The Chinese Communist Party has closely guarded who will be appointed during this fall’s paramount leadership transfer in the Politburo Standing Committee, the most powerful ruling organ in China. But a recent list obtained by The Epoch Times from a Party insider shows that the powerful decision-making body will be reduced to seven members, with the security and propaganda chief positions taken out.
The list shows that Xi Jinping, who was widely predicted to take Hu Jintao’s place as paramount leader of the CCP—will serve as Party secretary and state chairman, while Li Keqiang will take Wen Jiabao’s place as premier of the State Council, as expected. They will be formally sworn in during the 18th Party Congress, which is expected to take place in October.
The Politburo Standing Committee currently has nine members, which was the result of an expansion during the 2002 16th Party Congress. At that time, Jiang Zemin installed two stalwarts—Luo Gan and Li Changchun—to handle security and propaganda respectively. Their primary functions were to ensure that the campaign against the Falun Gong spiritual practice that Jiang had begun be continued while he was no longer the chief of the CCP. Maintaining the campaign required mobilizing massive state resources in vilifying the group and locking its adherents into labor camps where they were to be tortured and brainwashed to have them renounce their beliefs.
The current secretary of the Political and Legislative Affairs Committee (PLAC) is Zhou Yongkang—another Jiang loyalist, who went directly to the Standing Committee in 2007 after taking Luo’s place as head of the PLAC.
The PLAC is a highly secretive, sweeping apparatus that controls the police, paramilitary forces, court system, and more.
The move to place the secretary of the PLAC from the Standing Committee to the 24-member Politburo, where it will be under more oversight and supervision, is significant in the current political climate. Many high-level Communist Party members have expressed concerns that the position is too powerful and threatens the supremacy of the Party chief and chairman.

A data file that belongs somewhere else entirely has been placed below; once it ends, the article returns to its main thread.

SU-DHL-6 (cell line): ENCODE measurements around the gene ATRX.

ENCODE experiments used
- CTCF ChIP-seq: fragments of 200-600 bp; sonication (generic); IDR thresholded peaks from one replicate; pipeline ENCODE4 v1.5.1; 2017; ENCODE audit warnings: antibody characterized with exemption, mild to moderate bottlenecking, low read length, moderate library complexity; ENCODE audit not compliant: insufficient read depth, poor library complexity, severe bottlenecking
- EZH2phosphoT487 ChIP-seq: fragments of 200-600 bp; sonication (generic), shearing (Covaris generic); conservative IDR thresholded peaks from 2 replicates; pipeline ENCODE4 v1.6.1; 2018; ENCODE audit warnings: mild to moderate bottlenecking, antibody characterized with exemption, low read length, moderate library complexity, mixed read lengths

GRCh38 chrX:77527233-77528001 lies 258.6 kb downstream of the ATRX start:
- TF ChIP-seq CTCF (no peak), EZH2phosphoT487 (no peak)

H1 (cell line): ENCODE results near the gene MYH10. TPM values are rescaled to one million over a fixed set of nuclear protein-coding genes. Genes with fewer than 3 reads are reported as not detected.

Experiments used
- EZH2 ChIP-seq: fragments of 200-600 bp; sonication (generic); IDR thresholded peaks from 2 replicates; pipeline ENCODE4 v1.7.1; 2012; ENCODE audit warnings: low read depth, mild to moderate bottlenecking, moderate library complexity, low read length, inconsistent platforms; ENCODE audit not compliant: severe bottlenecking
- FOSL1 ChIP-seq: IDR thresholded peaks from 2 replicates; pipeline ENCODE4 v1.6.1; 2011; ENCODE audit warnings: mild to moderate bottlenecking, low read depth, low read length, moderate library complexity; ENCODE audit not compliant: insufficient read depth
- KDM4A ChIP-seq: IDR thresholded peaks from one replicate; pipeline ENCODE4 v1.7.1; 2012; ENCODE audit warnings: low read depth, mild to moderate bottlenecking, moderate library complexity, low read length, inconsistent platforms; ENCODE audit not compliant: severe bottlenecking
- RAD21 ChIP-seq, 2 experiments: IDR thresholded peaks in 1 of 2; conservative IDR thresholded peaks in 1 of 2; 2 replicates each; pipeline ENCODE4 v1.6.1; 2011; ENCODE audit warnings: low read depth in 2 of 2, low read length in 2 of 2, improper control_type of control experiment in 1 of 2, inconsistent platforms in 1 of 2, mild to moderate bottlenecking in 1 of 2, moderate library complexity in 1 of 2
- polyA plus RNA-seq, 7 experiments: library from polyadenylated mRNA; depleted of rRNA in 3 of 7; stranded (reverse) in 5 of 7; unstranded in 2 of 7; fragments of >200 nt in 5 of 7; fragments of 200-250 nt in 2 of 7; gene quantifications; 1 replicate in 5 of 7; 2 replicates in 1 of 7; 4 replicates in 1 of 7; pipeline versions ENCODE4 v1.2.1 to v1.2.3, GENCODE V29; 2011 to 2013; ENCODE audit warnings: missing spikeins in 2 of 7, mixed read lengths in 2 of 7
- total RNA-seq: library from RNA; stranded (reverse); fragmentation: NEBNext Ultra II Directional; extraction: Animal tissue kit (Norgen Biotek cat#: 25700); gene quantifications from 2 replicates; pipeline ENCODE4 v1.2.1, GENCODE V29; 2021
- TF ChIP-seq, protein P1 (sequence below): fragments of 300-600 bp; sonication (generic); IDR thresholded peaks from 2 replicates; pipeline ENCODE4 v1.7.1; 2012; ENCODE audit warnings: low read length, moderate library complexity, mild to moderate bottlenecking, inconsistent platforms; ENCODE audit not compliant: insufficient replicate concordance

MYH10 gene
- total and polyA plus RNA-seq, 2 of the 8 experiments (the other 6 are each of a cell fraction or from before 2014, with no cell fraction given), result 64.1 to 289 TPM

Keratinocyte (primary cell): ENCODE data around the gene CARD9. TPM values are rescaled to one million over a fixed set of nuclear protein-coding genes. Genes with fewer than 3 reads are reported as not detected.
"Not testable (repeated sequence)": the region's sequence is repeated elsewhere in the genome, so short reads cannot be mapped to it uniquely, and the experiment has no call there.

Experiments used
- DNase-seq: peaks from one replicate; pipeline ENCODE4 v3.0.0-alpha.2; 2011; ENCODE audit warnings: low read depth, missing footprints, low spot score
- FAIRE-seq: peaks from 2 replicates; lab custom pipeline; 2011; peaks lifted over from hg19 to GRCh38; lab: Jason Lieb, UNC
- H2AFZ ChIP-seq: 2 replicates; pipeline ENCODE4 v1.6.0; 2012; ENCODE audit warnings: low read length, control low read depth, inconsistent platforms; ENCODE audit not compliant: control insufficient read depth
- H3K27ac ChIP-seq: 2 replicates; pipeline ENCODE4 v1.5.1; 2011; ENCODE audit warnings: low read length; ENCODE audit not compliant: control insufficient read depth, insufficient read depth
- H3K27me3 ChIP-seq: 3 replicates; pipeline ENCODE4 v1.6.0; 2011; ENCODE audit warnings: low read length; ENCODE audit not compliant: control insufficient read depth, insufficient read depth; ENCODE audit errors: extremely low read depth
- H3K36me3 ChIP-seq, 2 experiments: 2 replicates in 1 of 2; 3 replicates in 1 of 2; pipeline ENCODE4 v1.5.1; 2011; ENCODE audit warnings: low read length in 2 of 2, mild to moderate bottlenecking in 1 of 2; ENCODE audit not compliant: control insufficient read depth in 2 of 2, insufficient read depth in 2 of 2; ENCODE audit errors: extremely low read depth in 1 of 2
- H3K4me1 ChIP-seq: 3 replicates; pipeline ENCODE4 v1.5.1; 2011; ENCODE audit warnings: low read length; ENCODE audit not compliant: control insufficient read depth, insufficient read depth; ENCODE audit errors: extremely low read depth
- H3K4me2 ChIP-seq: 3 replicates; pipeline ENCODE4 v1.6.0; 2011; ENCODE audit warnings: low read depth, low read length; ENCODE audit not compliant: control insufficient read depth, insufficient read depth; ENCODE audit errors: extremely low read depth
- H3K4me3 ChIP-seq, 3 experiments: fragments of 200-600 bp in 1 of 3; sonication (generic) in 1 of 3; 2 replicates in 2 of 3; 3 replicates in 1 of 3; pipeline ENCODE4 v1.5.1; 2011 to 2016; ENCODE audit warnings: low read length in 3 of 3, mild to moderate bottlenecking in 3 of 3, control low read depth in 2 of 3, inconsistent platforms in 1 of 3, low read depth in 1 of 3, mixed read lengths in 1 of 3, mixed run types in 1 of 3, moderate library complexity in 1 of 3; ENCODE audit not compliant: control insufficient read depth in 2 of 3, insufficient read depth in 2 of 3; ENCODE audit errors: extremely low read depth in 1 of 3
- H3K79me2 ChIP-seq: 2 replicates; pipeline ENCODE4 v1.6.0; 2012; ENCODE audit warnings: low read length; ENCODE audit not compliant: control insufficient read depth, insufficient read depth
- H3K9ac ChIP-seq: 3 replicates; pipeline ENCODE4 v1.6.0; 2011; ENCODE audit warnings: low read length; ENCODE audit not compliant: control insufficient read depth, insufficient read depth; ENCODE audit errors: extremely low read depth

Shi Zangshan, a Washington, D.C.-based expert on Chinese politics, said the PLAC and propaganda department positions are currently being held by close allies with former leader Jiang Zemin and said these positions are being taken out because they are too close to the center of power. He suggests that the PLAC has especially grown too powerful, unwieldy, and expensive. The budget for the PLAC is greater than China’s military, he added.
After Xi Jinping and Li Keqiang, the remaining five members on the list for the Standing Committee will be:
Yu Zhengsheng, currently Party Secretary of Shanghai, will be the Chairman of the Standing Committee of the National People’s Congress;
Zhang Dejiang, Party head of the province-level city of Chongqing, will be appointed as chairman of the National Committee of the Chinese People’s Political Consultative Conference;
Li Yuanchao, who heads the Party’s Organization Department, will be appointed vice president;
Wang Qishan, who will retain his position as vice-premier, will serve under Li Keqiang;
Wang Yang, the Communist Party chief of the southern province of Guangdong, will be the Secretary of the Central Commission for Discipline Inspection—a department in charge of investigating corruption and crimes committed by Communist Party members.
“As things now stand, the Political and Legal Affairs Committee secretary won’t be in the Standing Committee. He’ll have to answer to someone in the Standing Committee. Basically, he won’t be his own judge anymore,” a retired Communist Party official who remains close to senior officials told Reuters.
Ousted politician Bo Xilai, who was at one time tipped for a Standing Committee spot, is currently being investigated by the Central Commission for Discipline Inspection, according to reports and leaks from China. Until his spectacular political destruction earlier this year, Bo Xilai was Wang Yang’s political contender and chief rival.
Read the original Chinese article.
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